In the meantime, players took to social media to describe just how bad it is, while Brittany Ghiroli added additional information on the plight of Minor League players. Turns out, the owners really weren’t being magnanimous last year when they contracted 43 MiLB teams . . . .
Rather, the current lockout strikes me as something else, and I think Joe Sheehan put it best:
“[K]eep their dominant status.” In other words, it’s about power. Similarly, consider this from Joe Posnanski’s newsletter:
“At some point, surely, they will get the players to cave properly — this is, after all, how they got to be billionaires in the first place.” The owners have more money than they can spend in a lifetime. But the sport of it, the “winning,” the rush of absolute authority, that’s something money cannot buy.
I’ve been thinking about this while re-reading Brené Brown’s Dare to Lead: Brave Work, Tough Conversations, Whole Hearts, one of the foundational texts on leadership. I’m not here to give you a workshop (though Brown is a charismatic speaker). But she includes a taxonomy of power taken from Just Associates that seems relevant in light of the lockout:
Right now, MLB owners are a “power over” operation; the players wish to move to a slightly more “power with” model. That’s what Trevor May (and other players) are saying. That so many fans are willing to subscribe to the “power over” model I find a bit astonishing. Who trusts the owners to make choices in the best interests of the game given their recent stewardship? (I’ve written before about why I think so many fans tend to side with the owners.)
Trevor May made an important point on Twitch: Fans want entertainment; they feel “entitled” (his word) to entertainment. Players are trying to gain a greater (not even equal) share of the revenue and improve the financial system of the game for themselves and for those who will follow them.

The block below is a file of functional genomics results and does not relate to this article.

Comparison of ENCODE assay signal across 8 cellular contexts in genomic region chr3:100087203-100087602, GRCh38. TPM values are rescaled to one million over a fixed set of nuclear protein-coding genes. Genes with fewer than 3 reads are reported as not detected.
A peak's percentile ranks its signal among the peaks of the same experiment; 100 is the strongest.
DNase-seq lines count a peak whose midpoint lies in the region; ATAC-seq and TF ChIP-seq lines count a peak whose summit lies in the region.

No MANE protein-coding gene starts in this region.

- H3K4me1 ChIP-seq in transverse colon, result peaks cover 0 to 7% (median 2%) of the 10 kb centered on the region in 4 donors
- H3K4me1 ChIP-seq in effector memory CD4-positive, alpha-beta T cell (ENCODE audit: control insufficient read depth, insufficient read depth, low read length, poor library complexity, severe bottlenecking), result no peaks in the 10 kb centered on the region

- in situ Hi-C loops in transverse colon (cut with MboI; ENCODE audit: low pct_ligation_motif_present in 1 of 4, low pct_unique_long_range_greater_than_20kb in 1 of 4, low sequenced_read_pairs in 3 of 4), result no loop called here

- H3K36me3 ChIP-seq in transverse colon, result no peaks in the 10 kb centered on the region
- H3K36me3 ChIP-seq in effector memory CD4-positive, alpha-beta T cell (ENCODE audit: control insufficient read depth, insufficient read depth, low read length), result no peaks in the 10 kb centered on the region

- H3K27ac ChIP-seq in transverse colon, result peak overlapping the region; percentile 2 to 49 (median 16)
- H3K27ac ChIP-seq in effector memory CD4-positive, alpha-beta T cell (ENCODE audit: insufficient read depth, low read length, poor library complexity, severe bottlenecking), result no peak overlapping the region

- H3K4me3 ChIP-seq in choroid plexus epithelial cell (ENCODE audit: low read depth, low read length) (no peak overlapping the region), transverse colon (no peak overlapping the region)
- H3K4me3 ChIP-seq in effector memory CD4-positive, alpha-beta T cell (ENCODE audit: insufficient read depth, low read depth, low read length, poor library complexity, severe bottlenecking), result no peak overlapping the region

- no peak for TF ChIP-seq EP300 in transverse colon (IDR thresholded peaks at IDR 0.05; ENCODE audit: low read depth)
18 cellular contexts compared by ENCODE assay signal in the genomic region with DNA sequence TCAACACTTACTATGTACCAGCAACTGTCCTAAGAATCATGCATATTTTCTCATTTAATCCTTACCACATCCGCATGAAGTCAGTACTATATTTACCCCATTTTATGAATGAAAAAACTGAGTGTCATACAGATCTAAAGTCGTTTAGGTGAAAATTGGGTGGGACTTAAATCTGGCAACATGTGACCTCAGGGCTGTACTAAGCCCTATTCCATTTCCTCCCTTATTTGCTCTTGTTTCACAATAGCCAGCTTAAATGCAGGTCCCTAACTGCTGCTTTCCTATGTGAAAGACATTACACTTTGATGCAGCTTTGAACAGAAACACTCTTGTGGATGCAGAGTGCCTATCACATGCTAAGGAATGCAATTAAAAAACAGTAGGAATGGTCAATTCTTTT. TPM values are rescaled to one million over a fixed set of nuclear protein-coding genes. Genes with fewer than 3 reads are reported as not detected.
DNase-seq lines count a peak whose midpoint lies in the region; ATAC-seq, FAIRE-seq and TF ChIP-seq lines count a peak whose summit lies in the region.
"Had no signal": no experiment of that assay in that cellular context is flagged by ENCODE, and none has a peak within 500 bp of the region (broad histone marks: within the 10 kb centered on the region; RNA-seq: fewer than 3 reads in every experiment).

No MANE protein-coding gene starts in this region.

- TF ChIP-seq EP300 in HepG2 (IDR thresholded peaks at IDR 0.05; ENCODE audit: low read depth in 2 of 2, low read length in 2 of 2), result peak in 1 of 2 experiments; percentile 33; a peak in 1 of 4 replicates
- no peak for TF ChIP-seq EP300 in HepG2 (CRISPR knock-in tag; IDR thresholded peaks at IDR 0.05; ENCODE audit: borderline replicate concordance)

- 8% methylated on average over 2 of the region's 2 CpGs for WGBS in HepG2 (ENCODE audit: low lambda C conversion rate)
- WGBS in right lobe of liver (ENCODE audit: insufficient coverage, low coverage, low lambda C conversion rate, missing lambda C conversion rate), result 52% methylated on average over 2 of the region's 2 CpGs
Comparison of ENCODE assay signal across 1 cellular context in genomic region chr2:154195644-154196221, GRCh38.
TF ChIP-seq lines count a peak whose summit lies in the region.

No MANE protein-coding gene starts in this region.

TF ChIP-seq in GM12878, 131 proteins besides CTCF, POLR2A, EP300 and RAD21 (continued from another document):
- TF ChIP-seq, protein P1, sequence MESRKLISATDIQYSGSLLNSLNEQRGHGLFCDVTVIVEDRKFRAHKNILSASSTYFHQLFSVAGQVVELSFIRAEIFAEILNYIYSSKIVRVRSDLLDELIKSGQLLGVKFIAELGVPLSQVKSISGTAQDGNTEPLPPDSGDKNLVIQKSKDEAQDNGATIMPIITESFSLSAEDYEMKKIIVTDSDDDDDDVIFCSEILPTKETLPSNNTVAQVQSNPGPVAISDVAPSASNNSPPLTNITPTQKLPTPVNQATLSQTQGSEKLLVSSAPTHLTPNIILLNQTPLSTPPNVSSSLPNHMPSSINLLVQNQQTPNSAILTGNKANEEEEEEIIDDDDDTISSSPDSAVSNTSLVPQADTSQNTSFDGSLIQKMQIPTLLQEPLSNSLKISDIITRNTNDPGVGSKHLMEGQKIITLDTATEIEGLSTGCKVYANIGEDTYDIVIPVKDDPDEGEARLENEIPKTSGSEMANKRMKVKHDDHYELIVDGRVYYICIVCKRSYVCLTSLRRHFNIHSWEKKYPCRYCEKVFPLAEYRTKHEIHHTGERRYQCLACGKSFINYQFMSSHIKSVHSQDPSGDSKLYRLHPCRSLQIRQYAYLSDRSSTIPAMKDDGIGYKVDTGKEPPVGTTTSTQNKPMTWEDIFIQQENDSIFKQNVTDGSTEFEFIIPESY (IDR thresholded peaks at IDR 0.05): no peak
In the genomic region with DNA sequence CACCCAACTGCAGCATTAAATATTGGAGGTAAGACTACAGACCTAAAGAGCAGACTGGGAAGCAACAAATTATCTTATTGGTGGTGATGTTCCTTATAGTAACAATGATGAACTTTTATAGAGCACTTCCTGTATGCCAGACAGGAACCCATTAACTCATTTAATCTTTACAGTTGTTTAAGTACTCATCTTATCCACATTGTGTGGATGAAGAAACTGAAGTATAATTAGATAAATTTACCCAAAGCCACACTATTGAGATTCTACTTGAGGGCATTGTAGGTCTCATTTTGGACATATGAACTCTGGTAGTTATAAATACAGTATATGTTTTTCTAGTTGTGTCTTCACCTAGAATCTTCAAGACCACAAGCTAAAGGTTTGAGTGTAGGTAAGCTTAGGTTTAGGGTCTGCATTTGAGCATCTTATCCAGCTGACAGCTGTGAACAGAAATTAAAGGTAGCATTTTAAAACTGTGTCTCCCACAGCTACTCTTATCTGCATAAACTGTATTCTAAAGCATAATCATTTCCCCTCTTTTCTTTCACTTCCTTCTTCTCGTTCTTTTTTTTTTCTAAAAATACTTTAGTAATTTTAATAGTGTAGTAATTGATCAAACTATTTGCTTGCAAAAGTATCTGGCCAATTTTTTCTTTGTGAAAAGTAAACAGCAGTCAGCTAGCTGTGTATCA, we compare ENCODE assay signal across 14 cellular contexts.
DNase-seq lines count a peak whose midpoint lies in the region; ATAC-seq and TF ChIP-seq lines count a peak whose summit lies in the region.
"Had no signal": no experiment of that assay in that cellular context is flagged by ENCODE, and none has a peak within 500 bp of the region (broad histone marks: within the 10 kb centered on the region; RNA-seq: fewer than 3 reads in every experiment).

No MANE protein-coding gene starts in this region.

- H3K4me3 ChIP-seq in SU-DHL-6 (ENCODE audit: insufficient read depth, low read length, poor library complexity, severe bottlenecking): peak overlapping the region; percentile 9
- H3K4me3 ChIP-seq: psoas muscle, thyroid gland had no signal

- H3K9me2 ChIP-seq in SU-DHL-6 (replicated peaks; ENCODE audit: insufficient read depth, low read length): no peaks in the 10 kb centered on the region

It’s been clear for some time that the owners aren’t interested in resolving anything. They are playing a long game because that’s what power over requires, and if it means taking a financial hit in the short term, they’ll do it (despite claims of poverty). As Hannah Keyser explains, “The problem isn’t that baseball is a business; the problem is that the business of baseball has become increasingly divorced from the on-field product.” The owners are trying to use this CBA to solidify all that power over.
As a fan, I’m on Team Power With.
Down on the Farm
This is an interesting signing. The well traveled Lee is a former Dodgers’ first-round draft pick. Jordan Sheffield 2.0, perhaps?
Brenton Doyle has been recognized by MLB Pipeline as the Rockies’ “Most Athletic Prospect.”
Pitcher Jose Flores has received a 60-game suspension after testing positive for Stanozolol.
Terrin Vavra is making his way through the Orioles system and may make his MLB debut in 2022.
Mike Tauchman is getting ready for the KBO:
What I’m Reading, Watching, & Listening To
Justin Choi’s “An Unexpected Rockies Statistic” (FanGraphs) — Choi discovers yet another way in which the Rockies are weird.
Patrick Saunders’ “Meet Emily Glass, the Rockies’ First Female Scout: ‘It Was a Slam Dunk to Hire Her” (Denver Post) — This remains one of my favorite storylines from the offseason.
Drew Goodman’s “Grading the Colorado Rockies’ 2022 Starting Pitchers” (Mile High Sports) — If there’s a reason for hope in 2022, this is it.
Patrick Lyons’ “A Decade of Dependability: Charlie Blackmon Enters Rarified Air in 12th Season with Rockies” (DNVR Rockies) — It’s easy to forget with the beard and the mullet and the “TONIGHT!” that Charlie Blackmon has had a pretty amazing career in Denver. Lyons explains why.
It’s good to see Kyle Freeland throwing again.
Hopefully, we can soon see him throwing at Spring Training. Unfortunately, I’m not optimistic.
Thanks for reading —